The London Paralympics

2012 London Paralympics
The Olympic Flame

There are times in our lives when we are impacted by something. Well, one of those moments for me was when I attended the Paralympics on September 6th in London. It was one thing to watch the various events on television and it was another to sit in person and cheer these men and women on. It was both sobering and moving to see the Paralympic athletes compete in athletics, track and field. Once you get past feeling sorry for them because of their disability, you begin to admire their physical and emotional strength and there’s only room for pride in your heart.  I could not help but think as well of all of the amazing parents, families, friends, and coaches who have supported these athletes. By now you are all familiar with the South African blade runner, Oscar Pistorius, who also ran in the Olympics. I loved hearing what his mother would say to him and his brother growing up, “Carl put on your shoes, Oscar you put on your prosthetic legs”. Pistorius grew up not really thinking he had a disability. He grew up thinking he had different shoes.

The blade runners get ready to run. T44 100 meters
Pistorius standing in the middle behind runner #3.
World-record holder Peacock #6 of Britain standing behind Pistorius won the race.

It is about focusing on the abilities and not the disabilities.  I was so happy to have shared this experience with my children. I do hope that the younger generations are growing up with more empathy, understanding, and acceptance of people with differences. Attitudes have come a long way since I attended Public School 151 in Queens New York in the late 60’s. I remember we had children with Down syndrome in the school but they kept them completely separate from the rest of the students. I suppose that the fact that these children could attend public school was at least a trend in the right direction.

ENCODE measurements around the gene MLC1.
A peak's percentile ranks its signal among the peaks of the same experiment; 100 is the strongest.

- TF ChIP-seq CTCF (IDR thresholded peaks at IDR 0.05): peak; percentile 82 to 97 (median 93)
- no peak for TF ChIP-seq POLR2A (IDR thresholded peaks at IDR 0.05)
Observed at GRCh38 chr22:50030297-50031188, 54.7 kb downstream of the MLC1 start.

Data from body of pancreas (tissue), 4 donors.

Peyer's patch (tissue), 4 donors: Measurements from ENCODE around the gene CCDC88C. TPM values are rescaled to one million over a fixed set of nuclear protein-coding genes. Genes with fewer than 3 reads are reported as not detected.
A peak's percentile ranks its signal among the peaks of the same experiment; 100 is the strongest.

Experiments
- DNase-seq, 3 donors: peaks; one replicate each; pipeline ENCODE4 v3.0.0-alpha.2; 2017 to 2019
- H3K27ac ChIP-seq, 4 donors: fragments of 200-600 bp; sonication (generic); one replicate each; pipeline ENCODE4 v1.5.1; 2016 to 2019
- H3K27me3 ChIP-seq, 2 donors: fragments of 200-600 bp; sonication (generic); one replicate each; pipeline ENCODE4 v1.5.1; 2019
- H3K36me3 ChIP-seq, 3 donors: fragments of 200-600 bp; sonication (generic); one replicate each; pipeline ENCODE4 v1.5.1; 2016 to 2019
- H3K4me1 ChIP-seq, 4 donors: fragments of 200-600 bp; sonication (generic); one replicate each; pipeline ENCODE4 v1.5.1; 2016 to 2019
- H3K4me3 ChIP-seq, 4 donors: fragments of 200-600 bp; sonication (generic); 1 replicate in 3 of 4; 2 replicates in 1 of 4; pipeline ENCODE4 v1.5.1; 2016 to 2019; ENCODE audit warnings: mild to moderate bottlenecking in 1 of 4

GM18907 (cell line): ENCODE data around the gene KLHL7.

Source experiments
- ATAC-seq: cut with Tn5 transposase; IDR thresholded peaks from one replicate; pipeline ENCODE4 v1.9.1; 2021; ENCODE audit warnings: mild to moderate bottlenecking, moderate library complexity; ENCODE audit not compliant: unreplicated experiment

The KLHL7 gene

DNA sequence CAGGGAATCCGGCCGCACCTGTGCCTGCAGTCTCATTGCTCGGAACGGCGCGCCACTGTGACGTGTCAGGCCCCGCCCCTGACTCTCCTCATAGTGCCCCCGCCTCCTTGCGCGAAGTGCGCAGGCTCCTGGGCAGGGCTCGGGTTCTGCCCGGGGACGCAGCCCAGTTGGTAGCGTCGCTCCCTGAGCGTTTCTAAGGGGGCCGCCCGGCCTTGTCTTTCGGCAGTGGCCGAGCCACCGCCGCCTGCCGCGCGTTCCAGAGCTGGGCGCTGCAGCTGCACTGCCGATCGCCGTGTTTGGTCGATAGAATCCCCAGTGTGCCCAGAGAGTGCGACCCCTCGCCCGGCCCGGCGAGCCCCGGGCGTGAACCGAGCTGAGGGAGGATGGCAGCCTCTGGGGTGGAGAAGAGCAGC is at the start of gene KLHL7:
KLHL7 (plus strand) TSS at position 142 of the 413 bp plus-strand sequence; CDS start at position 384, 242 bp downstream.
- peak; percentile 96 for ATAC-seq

Visually impaired runners prepare to run.
Some have guides with them.
The guide is also awarded a medal if their runner wins.

I also took the opportunity to learn about the differences between Paralympics and Special Olympics. Both are non-profit organizations. The Special Olympics started by Eunice Kennedy Shriver welcomes all athletes with intellectual disabilities (ages 8 and above) and all levels. This organization helps develop children and adult’s self-confidence and social skills through supporting sporting events held throughout the year in different locations.

David Weir of Britain winning the T54 800 meter race.
The audience roared!

The Paralympics is for high performance athletes with physical disabilities however, beginning this year mentally disabled athletes qualified for some events. The overall categories of allowable disabilities are: amputee, cerebral palsy, intellectual disability, wheelchair, visual impaired, and Les Autres (meaning The Others). Included in Les Autres are dwarfism, multiple sclerosis, and congenital disorders. These categories are further broken into classification. The athletes must conform to strict criteria regarding their disability and all receive a classification before the beginning of the competitions. The Paralympics follow the same schedule as the Olympics.

Women Blade Runners
On Your Mark, Get Set…

Some athletes were born with their disability and others obtained their disability later in life, either through an illness, an accident, or a war injury. And although, I don’t know every athlete’s personal circumstances, I do know that at some point in their lives they made the critical decision to focus on their abilities and pursue their athletic dreams. Knowing what these courageous athletes have done serves as an inspiration to me.

The women wheel chair runners get ready.

To read more about the London Paralympics go to: http://www.london2012.com/paralympics/sports/

To read more about the Paralympics go to: http://www.paralympic.org/

To read more about the Special Olympics go to: http://www.specialolympics.org/Sections/What_We_Do/What_We_Do.aspx

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2 thoughts on “The London Paralympics

  1. Love this, Ariadne. Thanks for posting. It must have been thrilling to watch these people compete. I consider them to be the real uber atheletes. They are just remarkable in every way.

  2. Pingback: London 2012 Paralympics – the social media facts and stats | Lies, damned lies and statistics

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